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Document Type

Thesis - University Access Only

Award Date

2002

Degree Name

Master of Science (MS)

Department

Nutrition, Food Science, and Hospitality

First Advisor

Padmanaban G. Krishnan

Abstract

5-methyltetrahydrofolate (5 MeTHF) is the predominant natural form of folate in human blood and most foods. Therefore, it is of significance as an indicator of the natural folate content in foods and the folate status in humans. 5-methyltetrahydrofolate analysis was done in both human whole blood and food samples using reverse phase chromatography, an isocratic mobile phase of 6% acetonitrile: 94% 33 mM phosphate buffer (pH 2.3), a flow rate 1.0 ml/min, and fluorometric detection. Excitation and emission wavelengths were set at 290nm and 356nm, respectively. The analytical column used was a C18 column (250x4.6mm i.d., 4 µm particle size) protected by a guard column, and equipped with a 100 µl injection loop. Procedures for thermal extraction, enzymatic deconjugation, and clean up protocol using a strong anion exchange column (SAX) were optimized. Deconjugation of folate polyglutamates in red blood cells was done using 10 g/L of ascorbic acid, which made the pH of the final mixture favorable for endogenous plasma pteroylpolyglutamate hydrolase activity. A 90-minute incubation period at 37°C was sufficient for the conversion of red blood cell polyglutamate folates to monoglutamates. In food samples, a trienzyme extraction method consisting of α-amylase, protease, and rat plasma folate conjugase were used to totally liberate folate prior to quantification. Food sample extracts were incubated with a combined rat plasma folate conjugase and α-amylase for 4 hours at 37°C followed by protease treatment for I hour at 37°C. For food samples a second extraction was needed owing to complexity of sample matrices. In blood samples, a second extraction showed no gains in peak area. All samples extracts were purified using a strong anion exchange column (SAX) procedure prior to HPLC analysis. 5-methyltetrahydrofolate was eluted with 3 ml of 0.1 M sodium acetate containing 10% sodium chloride and 1 % ascorbic acid (pH 4.5). The SAX column proved effective for clean up of blood samples. The chromatograms of food samples after the SAX clean up showed peaks other than 5-methyltetrahydrofolate peak, although they generally did not interfere with the 5-methyltetrahydrofolate peak. The retention time for 5-methyltetrahydrofolate was approximately 18-22 minutes. Results for whole blood samples spiked with pure standard of 5-methyltetrahydrofolate yielded a mean recovery of 91.7± 5.1%. Food samples spiked in a similar fashion showed average recoveries of 103.7 ± 23.9%, 101.1 ± 4%, 131± 7.8%, 98.7± 10.6%, 107.9± 7 .5%, 100.1± 8.9% for Cheerios®, Kellogg's® Product 19 Kellogg's® Special K, milk powder, frozen mixed vegetables, and enriched macaroni, respectively. Both stock and working standard solutions were made using the buffer, which was used to elute 5-methyltetrahydrofolate from the SAX cartridge. A study of storage stability of working standard solutions indicated that there was no deterioration of the standard solutions up to 24 days of storage at -18°C.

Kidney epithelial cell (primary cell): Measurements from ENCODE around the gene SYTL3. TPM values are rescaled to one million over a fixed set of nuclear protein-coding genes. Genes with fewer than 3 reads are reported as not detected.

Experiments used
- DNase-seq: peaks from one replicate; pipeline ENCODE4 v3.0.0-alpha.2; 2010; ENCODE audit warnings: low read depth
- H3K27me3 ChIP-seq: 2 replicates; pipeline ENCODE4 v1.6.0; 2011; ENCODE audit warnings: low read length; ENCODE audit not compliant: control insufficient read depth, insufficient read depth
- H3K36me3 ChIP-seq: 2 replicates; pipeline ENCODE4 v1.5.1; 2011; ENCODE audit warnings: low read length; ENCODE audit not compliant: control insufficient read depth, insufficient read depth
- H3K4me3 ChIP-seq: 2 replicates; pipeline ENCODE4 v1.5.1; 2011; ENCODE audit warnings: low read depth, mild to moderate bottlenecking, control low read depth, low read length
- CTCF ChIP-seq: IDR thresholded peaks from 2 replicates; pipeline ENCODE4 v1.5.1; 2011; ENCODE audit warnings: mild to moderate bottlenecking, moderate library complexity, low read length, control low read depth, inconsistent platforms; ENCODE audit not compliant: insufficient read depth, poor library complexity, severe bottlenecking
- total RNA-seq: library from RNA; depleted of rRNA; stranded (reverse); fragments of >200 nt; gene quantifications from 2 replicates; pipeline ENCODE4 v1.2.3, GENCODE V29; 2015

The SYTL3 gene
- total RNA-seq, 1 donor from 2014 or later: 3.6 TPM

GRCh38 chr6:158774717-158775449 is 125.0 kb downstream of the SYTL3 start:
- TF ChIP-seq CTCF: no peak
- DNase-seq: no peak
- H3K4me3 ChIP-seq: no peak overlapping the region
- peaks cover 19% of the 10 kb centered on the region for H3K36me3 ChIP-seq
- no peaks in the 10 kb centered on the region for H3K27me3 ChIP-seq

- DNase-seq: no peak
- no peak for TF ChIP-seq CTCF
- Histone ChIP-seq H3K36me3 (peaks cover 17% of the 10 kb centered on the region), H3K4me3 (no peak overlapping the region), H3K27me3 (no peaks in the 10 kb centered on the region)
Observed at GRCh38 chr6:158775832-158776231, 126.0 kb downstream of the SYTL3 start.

Library of Congress Subject Headings

Folic acid
Blood -- Analysis
Food -- Analysis
High performance liquid chromatography

Format

application/pdf

Publisher

South Dakota State University

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